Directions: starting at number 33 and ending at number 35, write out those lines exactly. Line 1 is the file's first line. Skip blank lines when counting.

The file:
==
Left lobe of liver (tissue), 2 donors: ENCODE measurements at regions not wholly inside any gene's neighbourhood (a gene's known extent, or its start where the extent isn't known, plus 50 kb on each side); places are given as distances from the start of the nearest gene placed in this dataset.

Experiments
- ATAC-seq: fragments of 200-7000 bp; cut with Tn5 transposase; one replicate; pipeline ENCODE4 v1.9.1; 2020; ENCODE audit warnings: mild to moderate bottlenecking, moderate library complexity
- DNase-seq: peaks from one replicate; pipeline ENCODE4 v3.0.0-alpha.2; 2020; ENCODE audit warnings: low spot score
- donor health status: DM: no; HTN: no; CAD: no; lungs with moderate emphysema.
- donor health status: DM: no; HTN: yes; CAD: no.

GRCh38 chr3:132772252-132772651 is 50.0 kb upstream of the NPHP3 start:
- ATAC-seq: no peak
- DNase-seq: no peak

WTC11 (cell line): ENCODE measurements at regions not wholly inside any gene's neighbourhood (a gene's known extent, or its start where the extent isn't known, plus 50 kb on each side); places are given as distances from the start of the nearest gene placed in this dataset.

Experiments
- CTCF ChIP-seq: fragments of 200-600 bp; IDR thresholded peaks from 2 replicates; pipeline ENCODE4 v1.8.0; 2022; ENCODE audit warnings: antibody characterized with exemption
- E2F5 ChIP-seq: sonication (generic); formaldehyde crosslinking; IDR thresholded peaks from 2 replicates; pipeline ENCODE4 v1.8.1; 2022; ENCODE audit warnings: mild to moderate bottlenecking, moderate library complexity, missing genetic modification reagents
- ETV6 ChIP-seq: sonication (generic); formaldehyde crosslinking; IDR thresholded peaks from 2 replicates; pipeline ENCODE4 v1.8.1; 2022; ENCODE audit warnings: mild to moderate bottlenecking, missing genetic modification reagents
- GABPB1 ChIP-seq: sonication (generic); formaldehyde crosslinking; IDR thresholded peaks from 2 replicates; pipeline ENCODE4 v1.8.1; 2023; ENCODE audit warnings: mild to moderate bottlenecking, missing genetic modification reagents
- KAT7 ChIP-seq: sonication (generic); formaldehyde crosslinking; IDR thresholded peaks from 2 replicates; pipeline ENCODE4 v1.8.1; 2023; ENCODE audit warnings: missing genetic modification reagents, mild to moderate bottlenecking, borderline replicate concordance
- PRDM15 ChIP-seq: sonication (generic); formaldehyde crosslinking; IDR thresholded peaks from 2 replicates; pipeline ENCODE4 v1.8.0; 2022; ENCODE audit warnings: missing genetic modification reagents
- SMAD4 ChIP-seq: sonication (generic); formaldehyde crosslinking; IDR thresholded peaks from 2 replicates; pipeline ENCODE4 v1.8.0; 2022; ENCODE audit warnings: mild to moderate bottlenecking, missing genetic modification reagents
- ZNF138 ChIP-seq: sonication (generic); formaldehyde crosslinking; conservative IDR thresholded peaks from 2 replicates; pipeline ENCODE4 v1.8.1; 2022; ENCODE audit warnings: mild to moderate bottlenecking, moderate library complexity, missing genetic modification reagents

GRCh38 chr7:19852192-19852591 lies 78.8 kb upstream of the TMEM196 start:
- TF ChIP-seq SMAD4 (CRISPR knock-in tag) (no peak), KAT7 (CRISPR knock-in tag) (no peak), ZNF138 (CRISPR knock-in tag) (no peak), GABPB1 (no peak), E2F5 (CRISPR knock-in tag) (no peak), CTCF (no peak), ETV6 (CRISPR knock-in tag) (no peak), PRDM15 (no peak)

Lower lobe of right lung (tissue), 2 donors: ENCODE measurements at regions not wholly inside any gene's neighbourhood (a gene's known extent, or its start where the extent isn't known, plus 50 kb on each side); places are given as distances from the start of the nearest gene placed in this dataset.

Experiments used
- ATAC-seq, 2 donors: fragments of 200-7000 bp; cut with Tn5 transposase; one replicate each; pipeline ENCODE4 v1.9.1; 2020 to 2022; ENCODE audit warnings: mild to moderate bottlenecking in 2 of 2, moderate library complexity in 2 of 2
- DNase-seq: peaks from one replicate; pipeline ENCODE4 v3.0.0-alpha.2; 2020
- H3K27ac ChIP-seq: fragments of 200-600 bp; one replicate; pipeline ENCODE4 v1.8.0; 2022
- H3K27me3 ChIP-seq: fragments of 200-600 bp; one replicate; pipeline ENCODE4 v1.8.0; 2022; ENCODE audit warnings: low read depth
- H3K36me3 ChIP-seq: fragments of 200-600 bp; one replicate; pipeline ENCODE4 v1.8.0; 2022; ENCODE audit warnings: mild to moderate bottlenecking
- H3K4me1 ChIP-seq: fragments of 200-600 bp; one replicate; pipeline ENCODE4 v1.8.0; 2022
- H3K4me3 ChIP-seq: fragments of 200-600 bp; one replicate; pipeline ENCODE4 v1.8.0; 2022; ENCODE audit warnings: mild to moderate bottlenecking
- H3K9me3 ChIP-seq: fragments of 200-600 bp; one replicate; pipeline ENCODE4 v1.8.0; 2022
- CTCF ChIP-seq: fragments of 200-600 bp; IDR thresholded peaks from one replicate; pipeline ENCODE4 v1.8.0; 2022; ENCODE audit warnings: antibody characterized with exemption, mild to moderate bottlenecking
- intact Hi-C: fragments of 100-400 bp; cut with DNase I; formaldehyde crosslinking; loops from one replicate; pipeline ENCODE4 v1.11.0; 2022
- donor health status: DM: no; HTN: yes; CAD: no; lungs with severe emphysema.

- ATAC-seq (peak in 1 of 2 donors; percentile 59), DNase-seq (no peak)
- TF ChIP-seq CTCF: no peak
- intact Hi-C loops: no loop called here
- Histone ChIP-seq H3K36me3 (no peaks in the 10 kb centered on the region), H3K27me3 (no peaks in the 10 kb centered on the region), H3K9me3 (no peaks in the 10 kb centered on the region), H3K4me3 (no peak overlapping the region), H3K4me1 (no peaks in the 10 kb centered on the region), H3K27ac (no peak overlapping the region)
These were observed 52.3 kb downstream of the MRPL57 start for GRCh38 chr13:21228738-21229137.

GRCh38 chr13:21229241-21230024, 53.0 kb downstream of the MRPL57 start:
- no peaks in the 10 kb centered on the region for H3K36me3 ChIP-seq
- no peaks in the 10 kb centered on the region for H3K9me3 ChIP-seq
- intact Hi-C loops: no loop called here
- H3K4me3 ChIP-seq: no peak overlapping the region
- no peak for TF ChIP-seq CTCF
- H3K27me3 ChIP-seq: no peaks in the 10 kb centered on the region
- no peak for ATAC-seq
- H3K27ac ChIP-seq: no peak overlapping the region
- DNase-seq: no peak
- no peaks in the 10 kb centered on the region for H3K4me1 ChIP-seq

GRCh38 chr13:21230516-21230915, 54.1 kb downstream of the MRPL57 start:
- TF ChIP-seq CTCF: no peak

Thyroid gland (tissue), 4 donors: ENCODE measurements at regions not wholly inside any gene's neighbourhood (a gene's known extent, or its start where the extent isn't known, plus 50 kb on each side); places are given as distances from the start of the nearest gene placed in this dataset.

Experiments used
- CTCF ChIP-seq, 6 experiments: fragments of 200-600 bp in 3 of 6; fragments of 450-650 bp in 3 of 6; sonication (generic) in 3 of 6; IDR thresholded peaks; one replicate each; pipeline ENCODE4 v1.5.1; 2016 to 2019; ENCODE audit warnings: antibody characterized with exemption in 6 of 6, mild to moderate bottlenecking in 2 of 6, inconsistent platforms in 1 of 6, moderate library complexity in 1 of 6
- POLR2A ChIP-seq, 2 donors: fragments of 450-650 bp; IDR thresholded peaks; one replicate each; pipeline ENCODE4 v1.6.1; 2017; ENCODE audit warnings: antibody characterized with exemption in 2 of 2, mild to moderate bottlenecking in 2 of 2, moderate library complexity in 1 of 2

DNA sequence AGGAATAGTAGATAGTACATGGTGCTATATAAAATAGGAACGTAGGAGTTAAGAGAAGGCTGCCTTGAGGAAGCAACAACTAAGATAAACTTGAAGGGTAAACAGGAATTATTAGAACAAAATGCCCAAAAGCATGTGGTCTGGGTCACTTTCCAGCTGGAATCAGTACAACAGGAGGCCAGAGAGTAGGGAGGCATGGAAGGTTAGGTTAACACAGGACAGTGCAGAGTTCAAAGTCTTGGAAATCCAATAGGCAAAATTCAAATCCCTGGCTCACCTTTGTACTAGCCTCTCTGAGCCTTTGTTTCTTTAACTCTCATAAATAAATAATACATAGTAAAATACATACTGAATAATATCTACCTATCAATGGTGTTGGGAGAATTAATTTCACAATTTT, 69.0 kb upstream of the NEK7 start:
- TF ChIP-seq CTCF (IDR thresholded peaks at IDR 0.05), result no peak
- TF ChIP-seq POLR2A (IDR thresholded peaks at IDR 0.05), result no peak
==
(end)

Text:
- intact Hi-C: fragments of 100-400 bp; cut with DNase I; formaldehyde crosslinking; loops from one replicate; pipeline ENCODE4 v1.11.0; 2022
- donor health status: DM: no; HTN: yes; CAD: no; lungs with severe emphysema.

- ATAC-seq (peak in 1 of 2 donors; percentile 59), DNase-seq (no peak)